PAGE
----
Yesterday we rescued three ducklings from the neighbor’s cat.
Jeff was gardening and witnessed sudden pandemonium across the street. A mom duck and 12 to 15 ducklings of various ages were being chased by Jackie, the neighbor’s cat. Jeff scooped up Jackie and we put her in our garage.
Mom and ducklings scattered everywhere. We hoped they would reunite, but after 20-30 minutes there were still ducklings scurrying & cheeping. We managed to gather up these three, which were the youngest. We put them in a laundry basket and took them down the street where mom duck was last seen. There’s a river nearby and we suspected that’s where she was headed.
The ducklings cheeped & cheeped, but mom never appeared. Jeff even drove around the neighborhood searching for mom & the older ducklings but couldn’t find them.
We were now in possession of three orphaned, young, scared, cold ducklings.
You might remember a while back we constructed a pen for one of the hamsters to live in while he recovered from a leg injury. We currently use it as a hamster play area, and it turned out to be a perfect duckling containment pen!
A quick web search taught us that ducklings need warmth, lots of water when they eat, and can be fed “chick starter” that’s used for raising chickens. Luckily, the feed store is only 15 minutes away so it was easy to get the appropriate food. We don’t have a proper heat lamp, but a 60-watt bulb seems to be keeping them warm enough.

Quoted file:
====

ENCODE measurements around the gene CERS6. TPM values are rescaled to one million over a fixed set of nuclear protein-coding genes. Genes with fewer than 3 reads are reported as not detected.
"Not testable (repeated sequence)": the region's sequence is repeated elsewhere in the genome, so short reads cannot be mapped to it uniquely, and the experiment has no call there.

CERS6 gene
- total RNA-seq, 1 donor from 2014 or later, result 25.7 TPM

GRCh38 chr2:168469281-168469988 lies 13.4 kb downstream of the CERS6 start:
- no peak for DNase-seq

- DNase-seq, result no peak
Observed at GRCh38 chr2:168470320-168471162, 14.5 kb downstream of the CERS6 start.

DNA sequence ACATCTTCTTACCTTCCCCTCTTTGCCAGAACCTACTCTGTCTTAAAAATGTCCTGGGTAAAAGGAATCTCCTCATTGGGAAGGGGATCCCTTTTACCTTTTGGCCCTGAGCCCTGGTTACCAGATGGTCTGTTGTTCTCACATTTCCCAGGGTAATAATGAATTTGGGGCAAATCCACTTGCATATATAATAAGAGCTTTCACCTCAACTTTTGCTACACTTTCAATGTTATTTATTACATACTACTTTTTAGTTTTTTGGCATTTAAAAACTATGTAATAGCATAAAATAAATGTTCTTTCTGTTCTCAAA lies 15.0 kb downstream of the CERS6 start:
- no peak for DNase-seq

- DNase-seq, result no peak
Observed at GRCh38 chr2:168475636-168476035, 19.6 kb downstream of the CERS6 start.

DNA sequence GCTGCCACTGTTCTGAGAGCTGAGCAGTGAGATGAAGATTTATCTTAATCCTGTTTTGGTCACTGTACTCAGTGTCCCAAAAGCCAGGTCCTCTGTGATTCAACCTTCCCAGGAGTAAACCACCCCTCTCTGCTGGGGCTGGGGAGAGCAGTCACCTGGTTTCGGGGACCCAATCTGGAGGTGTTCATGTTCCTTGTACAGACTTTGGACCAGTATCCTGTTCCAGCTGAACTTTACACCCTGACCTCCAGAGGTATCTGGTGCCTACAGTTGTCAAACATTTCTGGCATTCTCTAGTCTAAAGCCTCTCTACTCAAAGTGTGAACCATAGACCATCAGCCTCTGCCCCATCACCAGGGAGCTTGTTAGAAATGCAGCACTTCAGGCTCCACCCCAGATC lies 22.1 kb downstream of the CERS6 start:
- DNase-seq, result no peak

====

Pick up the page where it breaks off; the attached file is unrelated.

The ducklings are cute, but very messy. Their water must be changed every few hours and their “bedding” (old flannel sheets & towels) changed a few times each day. Other than that, we are staying away from them because they are wild and afraid of us and I don’t want to stress them.
Jackie’s family knows someone who lives in a rural area about 1 hour away. Their duck just lost a clutch of chicks so they are willing to take the ducklings. We’re hoping the ducklings go to their new mom later today (Wednesday). I’m sure they’ll do better under the care of a duck rather than in our little duckling containment pen. Fingers crossed our plan comes together. If not, we’ll take them to the local wildlife care association where they can grow up and then be released.
It’s tempting to try to raise them ourselves and release them at the river when they’re older, but we’re not set up to brood ducklings and keep them safe from Wolfie and Tilly. Tilly would be all over those little ducklings, trying to “keep them warm” … inside her tummy!